Thursday, June 15, 2006

The Case for Tough Training

Read this in Hock Daily Blog: 15 June 2006: The Cult of PersonalityBasic training at its best!

Researchers have concluded that the personality of an individual has a direct relationship to their physical performance, heart rate and adrenaline management.

Introverted, nervous and quiet people are more quickly excited and peak out faster than extroverted people. Now, we have all had this gut feeling about people and many military and police managers have guessed this for decades (and centuries?). But, Dr. Daniel Landers and Dr. Stephen Boutcher have written professional articles and textbooks on the subject that have surpassed peer review. These publications have extensive research and sources.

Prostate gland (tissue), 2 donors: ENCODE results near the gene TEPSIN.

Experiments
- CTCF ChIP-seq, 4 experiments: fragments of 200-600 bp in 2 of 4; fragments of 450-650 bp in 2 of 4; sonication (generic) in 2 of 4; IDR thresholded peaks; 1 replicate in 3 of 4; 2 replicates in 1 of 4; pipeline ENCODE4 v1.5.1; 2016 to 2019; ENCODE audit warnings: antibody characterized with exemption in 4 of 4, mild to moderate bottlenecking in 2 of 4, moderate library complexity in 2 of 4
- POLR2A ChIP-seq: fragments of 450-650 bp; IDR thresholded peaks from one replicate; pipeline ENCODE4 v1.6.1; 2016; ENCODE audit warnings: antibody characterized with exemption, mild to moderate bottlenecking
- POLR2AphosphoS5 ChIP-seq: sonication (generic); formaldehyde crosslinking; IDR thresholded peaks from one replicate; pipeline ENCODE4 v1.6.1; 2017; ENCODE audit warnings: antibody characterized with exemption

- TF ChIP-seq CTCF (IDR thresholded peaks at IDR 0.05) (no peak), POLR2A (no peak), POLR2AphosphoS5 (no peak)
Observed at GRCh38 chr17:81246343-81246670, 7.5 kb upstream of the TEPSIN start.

How do you optimize their physical and psychological performance?

Through each extreme end - introverted or extraverted - and all the levels in between, the moderately adrenalized/aroused person is performing at their peek. How do we best regulate ourselves to work in this parameter? Physical conditioning coupled with the most realistic, crisis-rehearsal training, confidence building, inoculations of real experience and full-blown real experience are great preparation methods to prepare students and cadets. I'll repeat-

- Physical conditioning (includes breathing management)

- The most realistic, crisis-rehearsal, force-on-force training,

- confidence building methods,

- inoculations of real experience

- full-blown real experience

Interesting how these are the generic issues are taught by the way, in old school, military basic training, at least in theory, isn't it? Basic training at its best. Toughening, scary, abuse with push-the-envelope, goal-setting.

Read the rest.

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